Why Have Infants Been Buried this Way?

Archaeological records show that when infants die, their burial is often absent, simple, or segregated from burial grounds of others in their community. This trend, along with exceptions, is best explained by a view based on psychology-based theories. These theories suggest that these burial practices depend on the different ways people emotionally handle the death of their child, the community they are in, and society's expectation of the way they should react to this loss.

Citation

Cannon, A., & Cook, K. (2015). Infant death and the archaeology of grief. Cambridge Archaeological Journal, 25(2), 399-416. doi:10.1017/S0959774315000049

What is this research about?

There is currently no clear theory that explains the absence, segregation or simplicity of infant burials in history. In addition, previous discussions on this topic did not consider reasons behind the process of change in these burial practices over time or the individual variations from these general ways of burying dead infants. Since emotions motivate human action, they should be a key to understanding these observations. The purpose of this research is to provide a theory that relates the emotion of grief to the way people have buried their dead infant children in the past.

What did the researchers do?

The researchers from McMaster University’s Department of Anthropology and University of York (UK)’s Department of Archaeology used a psychology-based view to explain trends, variations, and changes in ways infants have been buried throughout history. This psychology-based view involves two theories that relate the different ways parents cope with the loss of their child to the actions they take in response to this loss. They then applied this theory in a case study of Victorian-era infant burial practices in villages in rural south Cambridgeshire, England. The data used in this study come from census, baptisms, and burial and monument inscription records from that era.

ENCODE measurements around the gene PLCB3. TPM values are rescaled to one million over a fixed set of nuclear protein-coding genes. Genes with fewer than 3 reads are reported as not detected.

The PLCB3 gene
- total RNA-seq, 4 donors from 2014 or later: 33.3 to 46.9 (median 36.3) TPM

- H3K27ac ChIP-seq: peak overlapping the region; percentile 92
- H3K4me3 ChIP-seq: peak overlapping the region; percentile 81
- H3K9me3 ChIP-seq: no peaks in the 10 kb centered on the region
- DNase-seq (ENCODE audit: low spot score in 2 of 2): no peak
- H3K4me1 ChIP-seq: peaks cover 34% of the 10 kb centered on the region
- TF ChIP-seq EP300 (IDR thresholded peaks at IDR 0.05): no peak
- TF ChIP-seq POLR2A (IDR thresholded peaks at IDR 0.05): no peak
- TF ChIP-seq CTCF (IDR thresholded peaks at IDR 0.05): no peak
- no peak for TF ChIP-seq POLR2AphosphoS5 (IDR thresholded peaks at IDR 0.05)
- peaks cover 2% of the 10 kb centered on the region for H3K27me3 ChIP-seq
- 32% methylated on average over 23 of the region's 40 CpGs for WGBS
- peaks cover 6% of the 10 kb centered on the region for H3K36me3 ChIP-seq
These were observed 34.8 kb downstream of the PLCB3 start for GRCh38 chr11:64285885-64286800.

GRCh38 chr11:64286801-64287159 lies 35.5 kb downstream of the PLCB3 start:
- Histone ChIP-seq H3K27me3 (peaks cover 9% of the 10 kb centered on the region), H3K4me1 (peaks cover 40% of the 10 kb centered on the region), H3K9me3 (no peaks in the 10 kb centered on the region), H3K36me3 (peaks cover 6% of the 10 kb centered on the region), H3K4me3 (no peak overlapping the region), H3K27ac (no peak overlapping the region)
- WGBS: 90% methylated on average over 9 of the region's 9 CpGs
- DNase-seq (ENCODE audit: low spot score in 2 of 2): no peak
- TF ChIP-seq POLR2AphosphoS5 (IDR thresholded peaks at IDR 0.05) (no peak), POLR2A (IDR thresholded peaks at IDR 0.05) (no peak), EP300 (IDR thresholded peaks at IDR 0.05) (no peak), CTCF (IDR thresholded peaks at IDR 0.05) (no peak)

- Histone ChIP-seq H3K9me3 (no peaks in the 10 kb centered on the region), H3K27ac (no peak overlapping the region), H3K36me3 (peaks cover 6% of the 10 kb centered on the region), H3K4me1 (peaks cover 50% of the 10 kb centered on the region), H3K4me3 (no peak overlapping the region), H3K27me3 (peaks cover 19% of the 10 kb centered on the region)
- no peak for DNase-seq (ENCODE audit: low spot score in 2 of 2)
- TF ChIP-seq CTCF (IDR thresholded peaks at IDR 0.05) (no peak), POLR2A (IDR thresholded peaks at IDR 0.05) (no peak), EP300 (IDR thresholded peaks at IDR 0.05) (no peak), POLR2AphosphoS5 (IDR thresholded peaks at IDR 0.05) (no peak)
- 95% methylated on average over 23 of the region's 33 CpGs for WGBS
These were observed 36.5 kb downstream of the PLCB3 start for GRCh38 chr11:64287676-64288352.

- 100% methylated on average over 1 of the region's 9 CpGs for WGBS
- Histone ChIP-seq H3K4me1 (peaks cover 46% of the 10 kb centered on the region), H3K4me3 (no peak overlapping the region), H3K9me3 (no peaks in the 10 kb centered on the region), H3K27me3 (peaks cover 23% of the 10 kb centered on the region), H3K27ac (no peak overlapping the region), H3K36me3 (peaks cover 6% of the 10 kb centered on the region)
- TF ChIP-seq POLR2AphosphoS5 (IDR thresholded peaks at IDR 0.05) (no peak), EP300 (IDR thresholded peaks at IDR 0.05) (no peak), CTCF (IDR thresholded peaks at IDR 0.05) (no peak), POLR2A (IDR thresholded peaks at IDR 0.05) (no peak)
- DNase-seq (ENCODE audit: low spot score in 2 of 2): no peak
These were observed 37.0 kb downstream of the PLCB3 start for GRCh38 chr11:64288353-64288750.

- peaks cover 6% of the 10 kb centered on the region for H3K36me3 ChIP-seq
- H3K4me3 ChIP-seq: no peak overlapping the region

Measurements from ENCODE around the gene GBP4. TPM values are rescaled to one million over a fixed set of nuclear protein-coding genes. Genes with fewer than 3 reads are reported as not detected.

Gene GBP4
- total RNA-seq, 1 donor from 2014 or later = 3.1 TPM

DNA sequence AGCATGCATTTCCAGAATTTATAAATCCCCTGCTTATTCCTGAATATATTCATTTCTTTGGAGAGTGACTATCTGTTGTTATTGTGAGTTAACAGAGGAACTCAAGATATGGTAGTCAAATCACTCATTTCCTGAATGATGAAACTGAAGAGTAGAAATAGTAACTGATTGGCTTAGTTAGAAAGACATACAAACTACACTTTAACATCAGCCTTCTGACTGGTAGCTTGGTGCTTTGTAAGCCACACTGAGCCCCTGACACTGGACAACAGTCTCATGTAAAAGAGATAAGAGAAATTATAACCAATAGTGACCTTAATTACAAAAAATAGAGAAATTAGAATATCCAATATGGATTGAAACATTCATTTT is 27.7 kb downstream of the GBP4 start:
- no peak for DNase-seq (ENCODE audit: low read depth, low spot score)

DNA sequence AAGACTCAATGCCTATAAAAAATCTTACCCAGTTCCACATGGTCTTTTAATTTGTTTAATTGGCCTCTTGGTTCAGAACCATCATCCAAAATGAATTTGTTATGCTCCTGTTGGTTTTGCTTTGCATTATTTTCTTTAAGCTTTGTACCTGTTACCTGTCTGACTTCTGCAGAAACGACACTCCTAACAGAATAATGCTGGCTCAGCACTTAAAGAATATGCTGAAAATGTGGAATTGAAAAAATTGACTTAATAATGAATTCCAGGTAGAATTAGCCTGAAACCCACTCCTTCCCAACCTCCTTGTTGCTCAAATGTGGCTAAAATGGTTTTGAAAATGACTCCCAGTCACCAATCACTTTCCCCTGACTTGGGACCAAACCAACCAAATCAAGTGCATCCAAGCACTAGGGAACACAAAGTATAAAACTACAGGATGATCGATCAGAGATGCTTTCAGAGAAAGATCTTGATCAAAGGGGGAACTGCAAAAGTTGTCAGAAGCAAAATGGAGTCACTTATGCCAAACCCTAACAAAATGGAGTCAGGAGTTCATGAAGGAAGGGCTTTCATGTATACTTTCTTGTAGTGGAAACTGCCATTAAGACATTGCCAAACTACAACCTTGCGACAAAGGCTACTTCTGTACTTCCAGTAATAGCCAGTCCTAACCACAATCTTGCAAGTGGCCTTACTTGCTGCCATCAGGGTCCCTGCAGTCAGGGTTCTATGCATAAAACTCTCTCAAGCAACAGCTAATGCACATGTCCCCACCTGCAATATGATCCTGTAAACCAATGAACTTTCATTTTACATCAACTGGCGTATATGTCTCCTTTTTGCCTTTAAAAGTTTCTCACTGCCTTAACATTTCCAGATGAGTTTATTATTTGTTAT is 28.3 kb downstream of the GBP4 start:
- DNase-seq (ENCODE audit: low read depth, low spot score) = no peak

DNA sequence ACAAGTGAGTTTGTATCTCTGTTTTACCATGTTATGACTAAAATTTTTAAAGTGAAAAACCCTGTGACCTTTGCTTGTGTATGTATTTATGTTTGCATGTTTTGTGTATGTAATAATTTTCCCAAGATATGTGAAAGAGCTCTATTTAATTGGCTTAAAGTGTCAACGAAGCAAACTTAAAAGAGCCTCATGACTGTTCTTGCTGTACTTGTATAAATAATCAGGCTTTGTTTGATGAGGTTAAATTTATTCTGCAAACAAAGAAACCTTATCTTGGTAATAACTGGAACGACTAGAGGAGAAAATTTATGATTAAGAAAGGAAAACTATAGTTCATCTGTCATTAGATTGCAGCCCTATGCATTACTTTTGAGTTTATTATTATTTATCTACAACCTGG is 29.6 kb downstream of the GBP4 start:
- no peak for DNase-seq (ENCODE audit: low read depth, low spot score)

What did the researchers find?

 
Applying the psychological approach to the case study involving Cambridgeshire, the researchers found that:

  • People's wealth is not the main driver for the way they bury their dead infant.
  • The infant mortality rate has little effect on how attached parents are to their infants. Mortality rates also have little direct effect on the manner in which people bury their dead infant.

 
The general conclusion is that

  • Parents’ reaction to the death of their infant child is determined by the way they cope with the loss of their child, their social community, and societal expectations.
  • After the death of their infant child, some individuals may wish to move on with their lives instead of trying to remember the loss. Others may focus on this loss and do little to move forward with their lives. Some individuals may be able to do both at different times in response to this loss.
  • Societal expectations for the way people should express grief can change based on external circumstances. For example, decreases in infant mortality rates (rate of death of infants) and smaller family sizes in the late Victorian era reduced the frequency of infant death and burial, which led to greater acceptance of public displays of grief in response to infant death.

How can you use this research?

Although the conclusions made in the article are specific to the Cambridgeshire study, the principals used to interpret the results can be used to explain changes in infant burial practices elsewhere. These practices depend on changes in specific conditions related to the individual or social experience of grief. For example, this view can also be used to explain the recent increase in commemoration of stillbirths in Western Europe and North America. Similar to the decreased infant mortality rate in late Victorian England, there has been a dramatic decrease in the incidence of stillbirths between 1928 and 1998. Using the principals from this research, the increase in commemoration of stillbirths can be explained by increased acceptance of public displays of grief due to the decreased incidence of stillbirths.

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